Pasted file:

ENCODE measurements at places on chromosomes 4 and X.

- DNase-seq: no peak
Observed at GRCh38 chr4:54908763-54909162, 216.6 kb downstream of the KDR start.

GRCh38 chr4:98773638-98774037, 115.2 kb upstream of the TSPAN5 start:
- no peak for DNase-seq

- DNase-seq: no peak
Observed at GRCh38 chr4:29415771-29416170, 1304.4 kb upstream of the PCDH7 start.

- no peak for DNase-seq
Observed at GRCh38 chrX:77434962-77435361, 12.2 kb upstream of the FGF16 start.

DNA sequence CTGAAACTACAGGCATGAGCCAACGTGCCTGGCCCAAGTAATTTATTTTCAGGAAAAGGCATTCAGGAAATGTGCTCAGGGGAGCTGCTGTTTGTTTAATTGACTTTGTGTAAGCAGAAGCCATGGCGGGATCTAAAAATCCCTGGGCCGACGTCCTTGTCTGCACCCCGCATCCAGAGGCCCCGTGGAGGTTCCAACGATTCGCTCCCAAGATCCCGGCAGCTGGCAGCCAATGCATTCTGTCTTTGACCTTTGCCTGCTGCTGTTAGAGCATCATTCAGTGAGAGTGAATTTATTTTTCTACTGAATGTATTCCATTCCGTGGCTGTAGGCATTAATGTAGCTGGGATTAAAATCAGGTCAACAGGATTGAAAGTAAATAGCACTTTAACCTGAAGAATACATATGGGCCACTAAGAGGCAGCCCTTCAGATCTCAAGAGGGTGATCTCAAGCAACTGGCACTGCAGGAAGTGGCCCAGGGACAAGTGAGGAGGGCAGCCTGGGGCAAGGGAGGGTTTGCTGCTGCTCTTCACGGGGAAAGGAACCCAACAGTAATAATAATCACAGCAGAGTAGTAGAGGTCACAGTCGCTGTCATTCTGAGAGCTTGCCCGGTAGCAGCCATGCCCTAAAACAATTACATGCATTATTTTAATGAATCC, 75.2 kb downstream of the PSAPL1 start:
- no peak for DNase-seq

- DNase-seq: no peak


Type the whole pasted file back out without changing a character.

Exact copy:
ENCODE measurements at places on chromosomes 4 and X.

- DNase-seq: no peak
Observed at GRCh38 chr4:54908763-54909162, 216.6 kb downstream of the KDR start.

GRCh38 chr4:98773638-98774037, 115.2 kb upstream of the TSPAN5 start:
- no peak for DNase-seq

- DNase-seq: no peak
Observed at GRCh38 chr4:29415771-29416170, 1304.4 kb upstream of the PCDH7 start.

- no peak for DNase-seq
Observed at GRCh38 chrX:77434962-77435361, 12.2 kb upstream of the FGF16 start.

DNA sequence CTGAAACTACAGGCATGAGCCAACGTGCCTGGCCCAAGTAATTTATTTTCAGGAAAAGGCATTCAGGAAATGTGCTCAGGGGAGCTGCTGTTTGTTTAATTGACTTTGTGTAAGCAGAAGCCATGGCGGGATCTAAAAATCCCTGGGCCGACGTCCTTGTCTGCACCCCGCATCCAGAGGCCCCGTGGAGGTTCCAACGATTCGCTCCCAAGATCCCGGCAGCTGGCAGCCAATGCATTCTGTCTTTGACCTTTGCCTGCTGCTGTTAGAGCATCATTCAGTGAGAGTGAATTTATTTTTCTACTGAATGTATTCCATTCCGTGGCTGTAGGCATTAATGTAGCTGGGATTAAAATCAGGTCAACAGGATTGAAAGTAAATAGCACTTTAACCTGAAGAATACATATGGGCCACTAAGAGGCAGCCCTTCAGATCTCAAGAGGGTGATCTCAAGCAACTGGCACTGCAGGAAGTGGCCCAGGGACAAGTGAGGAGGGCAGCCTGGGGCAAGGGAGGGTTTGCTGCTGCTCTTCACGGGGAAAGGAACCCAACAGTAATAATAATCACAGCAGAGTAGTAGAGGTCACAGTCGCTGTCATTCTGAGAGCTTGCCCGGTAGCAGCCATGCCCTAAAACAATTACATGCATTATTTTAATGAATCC, 75.2 kb downstream of the PSAPL1 start:
- no peak for DNase-seq

- DNase-seq: no peak